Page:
Next month, the Supreme Court starts its new term, one that has particular significance for practitioners litigating before and against the FTC. In In our first ever video blog, partner John Villafranco discusses the two consolidated cases that will be heard this term, Federal Trade Commission v. Credit Bureau Center, LLC and AMG Capital Management, LLC v. Federal Trade Commission, and how the Court is set to decide whether Section 13(b) of the FTC Act authorizes the Agency to seek monetary relief. John notes that, absent a legislative fix, which is not currently on the Congressional agenda, the FTC may very well be poised to lose a valuable tool in its arsenal.
Turns out the best defense may not be a good offense, at least when litigating against the FTC. The Northern District of Illinois yesterday rejected an attempt by multi-level marketer Neora, LLC (formerly Nerium) to obtain a declaratory judgment that the company did not operate as a pyramid scheme and that the FTC was not authorized to seek restitution or disgorgement under Section 13(b) of the FTC Act.
The court granted the FTC’s motion to dismiss, finding that the “the claims presented are not ripe for judicial resolution and Plaintiffs can defend themselves in the enforcement action” that remains ongoing in the Northern District of Texas.” As we discussed back in November 2019 when the suit was first filed, Neora sought a number of declaratory judgments, including that: (1) the FTC was overstepping its authority under the FTC Act in attempting to regulate multi-level marketing companies by guidance and declining to count certain internal consumption as genuine demand when conducting a pyramid scheme analysis; and (2) the FTC lacks authority under Section 13(b) to seek monetary relief.
The latter issue will be considered by the Supreme Court in the coming term in two consolidated cases, F.T.C. v. Credit Bureau Center and AMG Capital Management, LLC v. F.T.C. Just last week, as discussed here, the Northern District of California granted a stay in the FTC’s pending enforcement action against Lending Club on the grounds that the Supreme Court’s decision on the FTC’s powers under Section 13(b) would “greatly simplif[y]” the case, “as no monetary relief will be at issue.”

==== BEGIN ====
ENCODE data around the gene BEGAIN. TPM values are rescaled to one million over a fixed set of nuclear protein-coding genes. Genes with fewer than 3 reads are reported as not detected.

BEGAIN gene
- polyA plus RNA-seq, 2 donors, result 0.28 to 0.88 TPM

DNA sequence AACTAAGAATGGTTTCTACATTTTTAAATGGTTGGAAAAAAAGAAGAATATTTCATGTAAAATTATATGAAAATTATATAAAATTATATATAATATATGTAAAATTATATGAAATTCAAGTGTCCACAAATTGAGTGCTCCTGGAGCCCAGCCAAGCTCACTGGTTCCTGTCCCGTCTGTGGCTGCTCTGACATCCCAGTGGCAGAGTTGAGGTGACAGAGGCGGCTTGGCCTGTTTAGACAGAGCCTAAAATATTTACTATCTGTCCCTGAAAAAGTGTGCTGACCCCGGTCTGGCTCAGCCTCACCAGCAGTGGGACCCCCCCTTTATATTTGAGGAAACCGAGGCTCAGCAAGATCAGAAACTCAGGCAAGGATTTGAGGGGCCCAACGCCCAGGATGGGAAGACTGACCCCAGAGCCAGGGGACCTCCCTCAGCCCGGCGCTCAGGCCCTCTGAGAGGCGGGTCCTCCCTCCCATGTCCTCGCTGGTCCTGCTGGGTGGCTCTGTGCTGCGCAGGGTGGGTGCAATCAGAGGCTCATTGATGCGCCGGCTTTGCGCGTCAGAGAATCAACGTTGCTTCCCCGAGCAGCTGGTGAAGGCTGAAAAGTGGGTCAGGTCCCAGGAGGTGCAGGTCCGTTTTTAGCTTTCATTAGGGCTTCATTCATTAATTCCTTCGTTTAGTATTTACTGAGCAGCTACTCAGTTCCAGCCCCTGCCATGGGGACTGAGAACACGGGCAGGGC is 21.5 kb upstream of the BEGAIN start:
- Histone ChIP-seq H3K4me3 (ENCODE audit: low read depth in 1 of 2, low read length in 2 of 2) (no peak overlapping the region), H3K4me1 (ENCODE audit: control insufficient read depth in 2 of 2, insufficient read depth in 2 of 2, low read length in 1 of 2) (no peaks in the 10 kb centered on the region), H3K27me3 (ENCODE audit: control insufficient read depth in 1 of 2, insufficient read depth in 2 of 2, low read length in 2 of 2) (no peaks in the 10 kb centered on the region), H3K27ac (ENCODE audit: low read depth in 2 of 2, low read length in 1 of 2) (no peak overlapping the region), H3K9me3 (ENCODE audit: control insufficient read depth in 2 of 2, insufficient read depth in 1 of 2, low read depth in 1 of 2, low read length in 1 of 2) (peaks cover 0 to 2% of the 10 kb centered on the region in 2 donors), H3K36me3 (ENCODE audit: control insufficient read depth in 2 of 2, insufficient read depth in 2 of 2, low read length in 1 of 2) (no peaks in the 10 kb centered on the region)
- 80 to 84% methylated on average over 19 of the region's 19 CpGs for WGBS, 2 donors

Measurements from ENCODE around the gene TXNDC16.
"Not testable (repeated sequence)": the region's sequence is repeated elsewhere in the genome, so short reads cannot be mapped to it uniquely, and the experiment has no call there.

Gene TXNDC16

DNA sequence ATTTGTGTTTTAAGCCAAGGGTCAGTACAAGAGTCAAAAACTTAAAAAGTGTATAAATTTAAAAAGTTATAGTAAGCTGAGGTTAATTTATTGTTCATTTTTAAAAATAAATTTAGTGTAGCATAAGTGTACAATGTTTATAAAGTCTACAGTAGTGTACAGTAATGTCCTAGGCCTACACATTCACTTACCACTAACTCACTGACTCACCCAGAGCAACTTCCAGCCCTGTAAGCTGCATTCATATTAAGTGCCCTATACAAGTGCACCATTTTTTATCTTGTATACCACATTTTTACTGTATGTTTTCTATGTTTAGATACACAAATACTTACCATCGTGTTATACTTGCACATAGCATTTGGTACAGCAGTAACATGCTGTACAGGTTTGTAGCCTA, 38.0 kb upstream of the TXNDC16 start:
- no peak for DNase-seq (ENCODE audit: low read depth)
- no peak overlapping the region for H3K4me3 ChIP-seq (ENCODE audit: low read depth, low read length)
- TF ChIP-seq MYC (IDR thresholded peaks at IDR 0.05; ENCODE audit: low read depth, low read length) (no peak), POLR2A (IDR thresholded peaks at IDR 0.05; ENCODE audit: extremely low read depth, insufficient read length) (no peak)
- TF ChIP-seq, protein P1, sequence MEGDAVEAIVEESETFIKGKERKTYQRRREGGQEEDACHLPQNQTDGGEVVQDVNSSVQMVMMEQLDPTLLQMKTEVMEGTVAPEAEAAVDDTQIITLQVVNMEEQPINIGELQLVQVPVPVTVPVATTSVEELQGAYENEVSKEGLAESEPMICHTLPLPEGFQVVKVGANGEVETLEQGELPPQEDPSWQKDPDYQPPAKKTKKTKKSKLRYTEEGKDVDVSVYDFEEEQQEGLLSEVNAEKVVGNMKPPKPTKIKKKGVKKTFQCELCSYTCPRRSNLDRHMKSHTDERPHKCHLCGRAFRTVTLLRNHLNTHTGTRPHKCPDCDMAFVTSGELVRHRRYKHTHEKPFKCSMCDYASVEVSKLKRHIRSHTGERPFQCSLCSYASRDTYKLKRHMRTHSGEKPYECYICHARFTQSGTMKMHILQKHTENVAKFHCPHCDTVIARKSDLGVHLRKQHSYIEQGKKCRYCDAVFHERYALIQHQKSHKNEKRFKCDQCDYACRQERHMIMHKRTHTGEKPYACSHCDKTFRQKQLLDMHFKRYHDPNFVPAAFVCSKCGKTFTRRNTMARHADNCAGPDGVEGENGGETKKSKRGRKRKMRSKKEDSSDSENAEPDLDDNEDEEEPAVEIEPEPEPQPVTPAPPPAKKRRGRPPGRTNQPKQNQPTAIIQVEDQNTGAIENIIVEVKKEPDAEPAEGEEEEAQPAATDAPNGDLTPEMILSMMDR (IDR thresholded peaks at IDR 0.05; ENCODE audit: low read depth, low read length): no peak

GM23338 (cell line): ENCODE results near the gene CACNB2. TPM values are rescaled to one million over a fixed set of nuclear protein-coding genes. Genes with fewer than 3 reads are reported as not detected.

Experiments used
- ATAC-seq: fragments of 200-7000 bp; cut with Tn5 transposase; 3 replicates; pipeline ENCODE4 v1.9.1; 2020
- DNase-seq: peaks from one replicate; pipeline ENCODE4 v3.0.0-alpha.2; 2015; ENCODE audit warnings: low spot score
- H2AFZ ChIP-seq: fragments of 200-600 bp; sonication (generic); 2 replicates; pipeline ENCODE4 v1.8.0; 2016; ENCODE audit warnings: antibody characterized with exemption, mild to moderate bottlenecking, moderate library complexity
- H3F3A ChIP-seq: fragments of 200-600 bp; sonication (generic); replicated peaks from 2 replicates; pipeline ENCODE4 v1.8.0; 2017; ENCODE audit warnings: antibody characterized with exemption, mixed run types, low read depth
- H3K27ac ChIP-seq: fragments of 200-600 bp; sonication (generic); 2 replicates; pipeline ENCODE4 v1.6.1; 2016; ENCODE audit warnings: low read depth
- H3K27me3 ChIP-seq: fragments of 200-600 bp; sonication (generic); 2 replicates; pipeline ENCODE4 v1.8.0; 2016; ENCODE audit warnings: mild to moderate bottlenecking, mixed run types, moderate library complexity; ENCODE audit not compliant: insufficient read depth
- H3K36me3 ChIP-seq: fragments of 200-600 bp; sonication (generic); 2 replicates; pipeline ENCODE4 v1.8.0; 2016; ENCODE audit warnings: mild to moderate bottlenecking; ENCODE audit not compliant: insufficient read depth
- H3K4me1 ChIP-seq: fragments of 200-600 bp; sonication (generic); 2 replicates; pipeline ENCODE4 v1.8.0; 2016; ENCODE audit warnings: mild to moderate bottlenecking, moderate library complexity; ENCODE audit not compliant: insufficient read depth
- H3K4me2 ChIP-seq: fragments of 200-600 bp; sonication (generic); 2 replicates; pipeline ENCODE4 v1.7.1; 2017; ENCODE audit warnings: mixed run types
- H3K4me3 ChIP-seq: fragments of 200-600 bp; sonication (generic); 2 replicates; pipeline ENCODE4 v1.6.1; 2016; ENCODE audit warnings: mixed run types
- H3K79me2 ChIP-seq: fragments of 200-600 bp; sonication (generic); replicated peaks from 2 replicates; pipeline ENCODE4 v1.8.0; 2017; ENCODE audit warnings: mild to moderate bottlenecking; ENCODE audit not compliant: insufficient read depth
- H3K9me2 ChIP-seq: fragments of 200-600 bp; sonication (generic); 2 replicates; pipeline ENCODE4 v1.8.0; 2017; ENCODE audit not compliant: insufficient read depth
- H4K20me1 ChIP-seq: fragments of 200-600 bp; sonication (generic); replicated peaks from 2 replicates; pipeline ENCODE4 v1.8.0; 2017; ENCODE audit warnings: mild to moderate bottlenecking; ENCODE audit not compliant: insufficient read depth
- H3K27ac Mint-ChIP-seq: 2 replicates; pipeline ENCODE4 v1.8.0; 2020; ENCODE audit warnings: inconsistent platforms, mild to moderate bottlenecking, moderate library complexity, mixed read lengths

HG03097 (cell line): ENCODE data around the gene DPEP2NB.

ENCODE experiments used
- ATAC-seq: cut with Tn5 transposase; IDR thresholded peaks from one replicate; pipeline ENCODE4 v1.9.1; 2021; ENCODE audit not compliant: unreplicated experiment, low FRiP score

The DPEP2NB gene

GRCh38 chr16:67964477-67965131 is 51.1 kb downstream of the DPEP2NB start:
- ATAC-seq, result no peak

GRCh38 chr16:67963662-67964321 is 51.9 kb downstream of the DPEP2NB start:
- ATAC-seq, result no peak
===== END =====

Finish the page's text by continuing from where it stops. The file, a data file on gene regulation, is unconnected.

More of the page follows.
For Neora, the battle remains ongoing. The court emphasized that “Plaintiffs undoubtedly have an adequate remedy in the [pending] enforcement action” because they “can raise the same arguments they assert here as defenses in that action.” That case was recently transferred from the District of New Jersey to the Northern District of Texas, where it remains pending.
On August 20, a Northern District of California court stayed the trial of an action the FTC brought against Lending Club in 2018 pending a Supreme Court ruling on the FTC’s authority to seek monetary restitution under Section 13(b) of the FTC Act. The issue of whether the FTC has authority to seek monetary relief under Section 13(b) was placed squarely before the Supreme Court in two petitions for certiorari that were consolidated and accepted for review by the High Court in July. Those cases, F.T.C. v. Credit Bureau Center and AMG Capital Management, LLC v. F.T.C., will be argued in October.
In its LendingClub complaint, the FTC had sought substantial monetary relief from LendingClub pursuant to its authority under Section 13(b), in the form of “rescission or reformation of contracts, restitution, the refund of monies paid, and the disgorgement of ill-gotten monies.” The trial in LendingClub had been scheduled for October. In finding a stay of that trial warranted, the LendingClub court emphasized that the FTC’s authority to seek monetary relief under Section 13(b) (or lack thereof) is “an issue of enormous consequence to this case.” The court explained, “[g]oing forward with trial would needlessly burden LendingClub to put on a trial defense only to possibly have the entire enterprise mooted by the FTC’s inability to seek any monetary relief under Section 13(b).”